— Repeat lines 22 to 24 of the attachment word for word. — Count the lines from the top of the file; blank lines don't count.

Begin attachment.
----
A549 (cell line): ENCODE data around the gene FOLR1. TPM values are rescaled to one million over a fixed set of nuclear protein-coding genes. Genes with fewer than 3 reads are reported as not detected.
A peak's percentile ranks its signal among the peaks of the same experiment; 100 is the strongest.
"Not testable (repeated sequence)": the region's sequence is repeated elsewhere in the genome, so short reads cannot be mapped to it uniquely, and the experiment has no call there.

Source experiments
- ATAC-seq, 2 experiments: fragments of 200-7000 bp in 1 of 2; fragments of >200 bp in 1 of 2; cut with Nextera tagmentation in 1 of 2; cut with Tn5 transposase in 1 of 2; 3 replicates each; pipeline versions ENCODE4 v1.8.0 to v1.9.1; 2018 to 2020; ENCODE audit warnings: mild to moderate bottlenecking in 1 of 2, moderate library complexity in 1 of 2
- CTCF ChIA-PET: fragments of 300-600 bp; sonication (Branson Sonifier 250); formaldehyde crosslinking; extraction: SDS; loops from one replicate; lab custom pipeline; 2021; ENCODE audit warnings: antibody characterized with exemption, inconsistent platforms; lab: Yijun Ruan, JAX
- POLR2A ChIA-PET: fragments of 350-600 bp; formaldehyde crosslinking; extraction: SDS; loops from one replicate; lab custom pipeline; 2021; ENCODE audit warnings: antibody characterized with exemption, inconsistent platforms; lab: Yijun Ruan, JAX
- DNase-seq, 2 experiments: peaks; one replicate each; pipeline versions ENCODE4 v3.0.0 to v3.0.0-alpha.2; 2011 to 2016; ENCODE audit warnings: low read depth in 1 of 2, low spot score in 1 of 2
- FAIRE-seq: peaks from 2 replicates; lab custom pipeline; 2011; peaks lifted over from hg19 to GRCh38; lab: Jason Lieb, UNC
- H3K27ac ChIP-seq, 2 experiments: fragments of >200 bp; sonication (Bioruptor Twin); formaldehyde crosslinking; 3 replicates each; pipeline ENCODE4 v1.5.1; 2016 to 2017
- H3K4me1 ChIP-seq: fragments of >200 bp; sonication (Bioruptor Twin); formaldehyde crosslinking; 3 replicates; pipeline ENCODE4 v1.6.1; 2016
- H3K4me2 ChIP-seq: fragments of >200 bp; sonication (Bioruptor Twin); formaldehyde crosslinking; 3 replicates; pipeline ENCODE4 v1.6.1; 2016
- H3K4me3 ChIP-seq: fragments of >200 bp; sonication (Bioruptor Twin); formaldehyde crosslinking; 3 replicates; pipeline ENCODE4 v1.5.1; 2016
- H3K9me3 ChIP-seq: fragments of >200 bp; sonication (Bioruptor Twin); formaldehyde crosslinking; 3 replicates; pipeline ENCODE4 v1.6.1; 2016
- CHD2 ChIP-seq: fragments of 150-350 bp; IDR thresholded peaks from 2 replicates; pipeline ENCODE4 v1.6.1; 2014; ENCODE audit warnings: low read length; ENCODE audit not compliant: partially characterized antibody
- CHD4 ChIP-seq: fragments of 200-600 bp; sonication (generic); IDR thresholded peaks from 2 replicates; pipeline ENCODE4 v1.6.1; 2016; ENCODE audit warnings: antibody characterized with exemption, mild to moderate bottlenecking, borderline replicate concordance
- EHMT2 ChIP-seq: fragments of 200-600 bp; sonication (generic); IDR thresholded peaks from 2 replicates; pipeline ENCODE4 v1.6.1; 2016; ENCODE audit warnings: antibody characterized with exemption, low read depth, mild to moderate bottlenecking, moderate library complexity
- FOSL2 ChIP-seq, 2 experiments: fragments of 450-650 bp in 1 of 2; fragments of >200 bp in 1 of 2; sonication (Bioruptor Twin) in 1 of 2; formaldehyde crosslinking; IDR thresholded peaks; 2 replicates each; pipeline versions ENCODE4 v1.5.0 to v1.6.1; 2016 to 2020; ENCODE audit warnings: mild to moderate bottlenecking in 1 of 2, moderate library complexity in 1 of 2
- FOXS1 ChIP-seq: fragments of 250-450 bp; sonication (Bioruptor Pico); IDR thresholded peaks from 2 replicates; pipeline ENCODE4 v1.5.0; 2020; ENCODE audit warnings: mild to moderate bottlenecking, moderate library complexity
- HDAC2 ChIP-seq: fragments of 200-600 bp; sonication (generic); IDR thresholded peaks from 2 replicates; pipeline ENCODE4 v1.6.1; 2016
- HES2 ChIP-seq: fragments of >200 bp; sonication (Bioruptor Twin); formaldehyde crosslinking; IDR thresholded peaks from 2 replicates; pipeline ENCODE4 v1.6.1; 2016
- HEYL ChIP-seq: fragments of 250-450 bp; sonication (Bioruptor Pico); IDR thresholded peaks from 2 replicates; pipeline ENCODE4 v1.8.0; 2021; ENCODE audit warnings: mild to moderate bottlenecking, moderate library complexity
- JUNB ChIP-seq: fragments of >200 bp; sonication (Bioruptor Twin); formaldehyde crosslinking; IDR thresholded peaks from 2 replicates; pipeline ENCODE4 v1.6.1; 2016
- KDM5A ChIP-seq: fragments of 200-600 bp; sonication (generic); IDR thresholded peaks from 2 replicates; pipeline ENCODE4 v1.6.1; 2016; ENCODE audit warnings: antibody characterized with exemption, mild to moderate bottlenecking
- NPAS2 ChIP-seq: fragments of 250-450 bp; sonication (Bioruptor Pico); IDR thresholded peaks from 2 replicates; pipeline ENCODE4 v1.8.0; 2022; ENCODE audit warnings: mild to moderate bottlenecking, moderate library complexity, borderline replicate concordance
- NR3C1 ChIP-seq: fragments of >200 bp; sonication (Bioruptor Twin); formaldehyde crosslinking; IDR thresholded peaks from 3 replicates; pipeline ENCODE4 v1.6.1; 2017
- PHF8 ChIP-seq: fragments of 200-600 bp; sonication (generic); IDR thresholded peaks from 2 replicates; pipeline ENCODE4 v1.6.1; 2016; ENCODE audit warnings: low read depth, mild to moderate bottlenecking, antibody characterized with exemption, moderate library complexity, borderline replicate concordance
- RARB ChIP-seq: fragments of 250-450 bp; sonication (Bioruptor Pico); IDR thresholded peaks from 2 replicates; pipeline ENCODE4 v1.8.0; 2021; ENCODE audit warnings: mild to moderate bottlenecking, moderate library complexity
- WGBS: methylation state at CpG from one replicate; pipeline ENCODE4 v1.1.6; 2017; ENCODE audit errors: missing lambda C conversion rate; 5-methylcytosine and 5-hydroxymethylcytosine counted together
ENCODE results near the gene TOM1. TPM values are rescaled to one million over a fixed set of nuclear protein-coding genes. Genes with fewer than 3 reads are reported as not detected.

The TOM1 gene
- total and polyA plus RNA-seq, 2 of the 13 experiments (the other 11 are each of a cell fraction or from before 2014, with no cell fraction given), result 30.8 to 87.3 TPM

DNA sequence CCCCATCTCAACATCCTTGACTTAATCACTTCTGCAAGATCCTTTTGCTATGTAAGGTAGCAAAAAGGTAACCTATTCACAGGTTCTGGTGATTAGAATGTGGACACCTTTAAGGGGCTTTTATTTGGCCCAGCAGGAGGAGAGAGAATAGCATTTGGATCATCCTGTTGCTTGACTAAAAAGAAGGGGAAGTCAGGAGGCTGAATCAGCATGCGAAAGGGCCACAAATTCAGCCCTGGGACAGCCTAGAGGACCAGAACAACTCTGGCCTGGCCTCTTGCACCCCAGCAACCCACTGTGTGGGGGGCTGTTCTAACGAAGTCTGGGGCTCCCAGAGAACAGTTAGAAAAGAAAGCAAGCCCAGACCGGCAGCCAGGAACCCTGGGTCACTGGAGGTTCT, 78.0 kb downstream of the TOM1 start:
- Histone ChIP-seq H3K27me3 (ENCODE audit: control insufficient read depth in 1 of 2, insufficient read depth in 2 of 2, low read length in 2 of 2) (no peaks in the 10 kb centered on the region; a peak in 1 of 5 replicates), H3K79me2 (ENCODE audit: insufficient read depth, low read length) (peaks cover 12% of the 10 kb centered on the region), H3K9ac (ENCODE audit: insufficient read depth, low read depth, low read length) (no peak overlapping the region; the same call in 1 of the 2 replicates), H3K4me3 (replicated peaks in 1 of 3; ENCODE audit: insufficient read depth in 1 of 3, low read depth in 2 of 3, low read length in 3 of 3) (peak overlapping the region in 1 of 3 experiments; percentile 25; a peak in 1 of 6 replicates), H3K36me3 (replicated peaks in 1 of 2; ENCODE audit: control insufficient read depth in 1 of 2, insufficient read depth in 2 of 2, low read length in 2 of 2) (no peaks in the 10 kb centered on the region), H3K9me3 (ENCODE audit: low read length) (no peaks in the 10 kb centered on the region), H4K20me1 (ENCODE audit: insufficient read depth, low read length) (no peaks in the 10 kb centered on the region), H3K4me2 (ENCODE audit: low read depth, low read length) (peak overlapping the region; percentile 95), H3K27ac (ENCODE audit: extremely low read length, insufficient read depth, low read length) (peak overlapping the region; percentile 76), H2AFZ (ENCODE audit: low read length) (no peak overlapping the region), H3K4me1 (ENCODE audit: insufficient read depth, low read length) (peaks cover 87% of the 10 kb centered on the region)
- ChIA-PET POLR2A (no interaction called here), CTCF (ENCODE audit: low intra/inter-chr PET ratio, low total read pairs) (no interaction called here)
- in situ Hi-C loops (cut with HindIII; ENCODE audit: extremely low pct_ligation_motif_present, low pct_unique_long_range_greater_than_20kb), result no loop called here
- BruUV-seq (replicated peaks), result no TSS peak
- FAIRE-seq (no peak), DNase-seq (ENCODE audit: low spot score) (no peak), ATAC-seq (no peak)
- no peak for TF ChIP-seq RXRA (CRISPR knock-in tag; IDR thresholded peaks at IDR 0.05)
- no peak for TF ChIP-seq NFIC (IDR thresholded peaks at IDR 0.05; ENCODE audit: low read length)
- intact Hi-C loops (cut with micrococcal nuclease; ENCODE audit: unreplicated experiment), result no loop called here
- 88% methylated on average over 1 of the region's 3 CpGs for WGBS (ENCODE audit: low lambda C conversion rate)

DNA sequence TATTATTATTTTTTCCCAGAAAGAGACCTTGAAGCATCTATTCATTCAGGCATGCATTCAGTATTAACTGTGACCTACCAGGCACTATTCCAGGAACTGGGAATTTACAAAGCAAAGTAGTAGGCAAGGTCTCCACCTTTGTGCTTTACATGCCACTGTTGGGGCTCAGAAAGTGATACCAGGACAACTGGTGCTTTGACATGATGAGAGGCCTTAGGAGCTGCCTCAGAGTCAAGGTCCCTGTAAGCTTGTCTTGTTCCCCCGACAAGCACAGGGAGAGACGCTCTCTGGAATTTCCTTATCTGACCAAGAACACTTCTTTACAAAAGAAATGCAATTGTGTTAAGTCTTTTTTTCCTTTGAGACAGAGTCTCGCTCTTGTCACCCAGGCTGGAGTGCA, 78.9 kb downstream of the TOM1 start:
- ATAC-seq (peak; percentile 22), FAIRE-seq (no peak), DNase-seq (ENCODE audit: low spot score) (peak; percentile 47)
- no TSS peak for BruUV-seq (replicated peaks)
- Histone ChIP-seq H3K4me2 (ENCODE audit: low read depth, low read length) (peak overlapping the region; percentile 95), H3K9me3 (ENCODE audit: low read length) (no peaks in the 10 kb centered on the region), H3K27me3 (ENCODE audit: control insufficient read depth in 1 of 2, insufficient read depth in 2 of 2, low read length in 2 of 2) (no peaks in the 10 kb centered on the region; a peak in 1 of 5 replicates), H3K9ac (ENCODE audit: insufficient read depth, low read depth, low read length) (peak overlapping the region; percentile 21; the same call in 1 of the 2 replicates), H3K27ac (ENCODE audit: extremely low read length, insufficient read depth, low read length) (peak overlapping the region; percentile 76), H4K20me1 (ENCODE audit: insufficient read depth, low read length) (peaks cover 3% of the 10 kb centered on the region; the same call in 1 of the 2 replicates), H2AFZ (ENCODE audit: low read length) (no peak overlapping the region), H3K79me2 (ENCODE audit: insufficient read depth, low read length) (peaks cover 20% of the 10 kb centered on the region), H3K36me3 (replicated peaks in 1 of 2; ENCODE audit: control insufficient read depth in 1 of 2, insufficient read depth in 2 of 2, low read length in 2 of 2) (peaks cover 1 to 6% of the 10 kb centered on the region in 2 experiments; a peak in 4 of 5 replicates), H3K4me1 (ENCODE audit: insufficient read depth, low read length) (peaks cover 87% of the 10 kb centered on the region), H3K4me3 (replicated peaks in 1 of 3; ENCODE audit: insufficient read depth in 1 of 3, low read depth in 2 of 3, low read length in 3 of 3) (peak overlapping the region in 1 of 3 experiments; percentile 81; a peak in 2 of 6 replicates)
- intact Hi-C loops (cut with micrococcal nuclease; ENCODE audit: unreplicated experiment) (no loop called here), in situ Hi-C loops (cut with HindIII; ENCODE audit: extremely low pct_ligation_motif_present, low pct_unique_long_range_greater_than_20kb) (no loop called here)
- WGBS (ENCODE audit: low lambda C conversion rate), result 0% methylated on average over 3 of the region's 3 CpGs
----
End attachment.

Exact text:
- HEYL ChIP-seq: fragments of 250-450 bp; sonication (Bioruptor Pico); IDR thresholded peaks from 2 replicates; pipeline ENCODE4 v1.8.0; 2021; ENCODE audit warnings: mild to moderate bottlenecking, moderate library complexity
- JUNB ChIP-seq: fragments of >200 bp; sonication (Bioruptor Twin); formaldehyde crosslinking; IDR thresholded peaks from 2 replicates; pipeline ENCODE4 v1.6.1; 2016
- KDM5A ChIP-seq: fragments of 200-600 bp; sonication (generic); IDR thresholded peaks from 2 replicates; pipeline ENCODE4 v1.6.1; 2016; ENCODE audit warnings: antibody characterized with exemption, mild to moderate bottlenecking